Supreme Court: SPDs are not legally binding contracts. In what has been characterized as a “partial victory” for CIGNA, the U.S. Supreme Court remanded CIGNA Corp. v. Amara back to the lower court this week. The case focused upon CIGNA’s 1998 retirement plan conversion from a traditional defined benefit pension plan into a cash balance plan. Employees sued, claiming the summary plan description (SPD) was misleading and that the misleading communication caused them financial harm. According to the decision issued this week, the 27,000 CIGNA employees affected by the plan conversion may be entitled to relief under ERISA rules, but not under the provision applied by the federal court. Myron Rumeld, an employee benefits attorney, explained that the ruling will set a precedent limiting employees’ abilities to seek “equitable relief” based upon their understanding of SPDs, rather than the actual terms of the plan itself.
Health care costs soar in tandem with insurance company profits. According to the annual Milliman Medical Index, 2011 marks the fourth straight year that medical costs have increased by more than 7 percent. The average health care costs for a family of four covered by a PPO plan is now $19,393, up from $18,074 in 2010. Rising medical costs did little to interfere with insurance companies’ expanding profit margins, according to a New York Times story published this week. The Times piece attributes insureds’ profit growth to premium increases – often in the double-digit percentage range – despite low plan utilization rates due to “a lingering recessionary mind-set among Americans who are postponing or foregoing medical care.” The story stirred up a lot of reader hostility directed toward insurance companies.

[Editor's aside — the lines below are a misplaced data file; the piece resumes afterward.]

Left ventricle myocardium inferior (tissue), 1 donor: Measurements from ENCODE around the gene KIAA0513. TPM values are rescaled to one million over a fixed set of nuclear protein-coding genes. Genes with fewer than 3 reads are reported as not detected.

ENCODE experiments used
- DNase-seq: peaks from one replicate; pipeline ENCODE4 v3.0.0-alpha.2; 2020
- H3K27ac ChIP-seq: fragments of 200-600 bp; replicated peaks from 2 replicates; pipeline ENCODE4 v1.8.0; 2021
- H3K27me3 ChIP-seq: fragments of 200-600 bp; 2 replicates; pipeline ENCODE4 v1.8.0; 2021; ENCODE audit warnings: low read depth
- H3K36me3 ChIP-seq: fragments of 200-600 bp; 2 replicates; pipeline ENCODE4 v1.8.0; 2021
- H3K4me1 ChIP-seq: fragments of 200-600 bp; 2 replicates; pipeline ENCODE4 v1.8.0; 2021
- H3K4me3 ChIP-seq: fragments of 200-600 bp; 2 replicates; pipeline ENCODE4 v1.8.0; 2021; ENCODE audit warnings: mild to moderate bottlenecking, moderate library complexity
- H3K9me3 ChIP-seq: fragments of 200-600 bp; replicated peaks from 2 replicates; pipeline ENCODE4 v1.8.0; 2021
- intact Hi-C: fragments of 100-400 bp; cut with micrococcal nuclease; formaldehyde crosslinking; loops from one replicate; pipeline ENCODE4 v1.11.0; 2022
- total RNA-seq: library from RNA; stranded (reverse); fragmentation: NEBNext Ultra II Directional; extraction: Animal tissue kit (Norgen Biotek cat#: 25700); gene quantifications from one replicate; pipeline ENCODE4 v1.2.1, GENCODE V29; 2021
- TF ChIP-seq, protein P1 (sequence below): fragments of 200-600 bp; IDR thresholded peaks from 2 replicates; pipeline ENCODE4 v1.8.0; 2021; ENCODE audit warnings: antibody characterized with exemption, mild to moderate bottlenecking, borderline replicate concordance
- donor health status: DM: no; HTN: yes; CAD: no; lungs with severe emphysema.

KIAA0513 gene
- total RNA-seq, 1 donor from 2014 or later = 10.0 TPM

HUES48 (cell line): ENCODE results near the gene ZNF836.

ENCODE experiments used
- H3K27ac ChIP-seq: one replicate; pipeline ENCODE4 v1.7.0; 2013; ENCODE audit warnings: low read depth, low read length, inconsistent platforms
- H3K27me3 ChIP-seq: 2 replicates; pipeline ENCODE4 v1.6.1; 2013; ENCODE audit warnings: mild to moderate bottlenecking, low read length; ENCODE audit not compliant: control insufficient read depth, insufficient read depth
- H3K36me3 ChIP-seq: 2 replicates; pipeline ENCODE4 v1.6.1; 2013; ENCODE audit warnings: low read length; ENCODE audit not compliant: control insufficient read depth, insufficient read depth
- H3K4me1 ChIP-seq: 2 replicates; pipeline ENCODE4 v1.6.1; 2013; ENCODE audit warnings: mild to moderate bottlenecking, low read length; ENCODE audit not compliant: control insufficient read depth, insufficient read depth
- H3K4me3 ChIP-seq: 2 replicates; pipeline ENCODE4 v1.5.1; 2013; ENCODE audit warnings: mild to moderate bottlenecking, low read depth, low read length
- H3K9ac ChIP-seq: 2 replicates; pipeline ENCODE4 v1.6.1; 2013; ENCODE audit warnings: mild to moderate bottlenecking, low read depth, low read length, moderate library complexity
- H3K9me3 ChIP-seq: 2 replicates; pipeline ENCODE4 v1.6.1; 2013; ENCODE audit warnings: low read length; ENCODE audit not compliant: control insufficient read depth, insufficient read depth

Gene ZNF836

The 5 top health care reform stories this week:
- Governor signs Maine health insurance overhaul
- PPACA: Moody’s makes MLR variability a rating factor
- Survey: Many grads may not get health coverage from parents
- PPACA: Could navigators be temporary?
- Plan finalized for health insurer rate reviews
HSA sales climb: More than 10 million Americans are now covered by an HSA plan, and 61 percent of employers now offer a consumer directed health plan, according to recent figures. Key drivers of HSA growth are transparency and education.
Mac and cheese and fiduciary duty: BenefitsPro spoke this week with employee benefits attorney Jenny Kiesewetter about the lessons plan sponsors should learn from the Kraft 401(k) lawsuit.
Employees encouraged to do push-ups: May 18 was National Employee Health and Fitness Day.
Employers facing fines as DOL steps up enforcement: Most plan sponsors are unaware of their fiduciary duty and that responsibility may carry personal liability for “anyone within a company that has any responsibility or influence regarding their 401(k).”
No more 401(k)s on rainy days? A Senate Bill introduced this week would limit employees’ ability to tap their 401(k)s in times of need.
Jump in employer medical costs in 2012: According to a PwC report, employers can expect their medical costs to jump 8.5 percent next year.
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Useful #hashtags: Five of the most popular Twitter hashtags on health care
Useful app: Humana released a new mobile app to help consumers compare the cost of prescription drugs
Health care reform resource: Aetna recently launched a forum on health care reform
The most read article on BenefitsPro this week: Group calls broker bill a “death blow” to consumers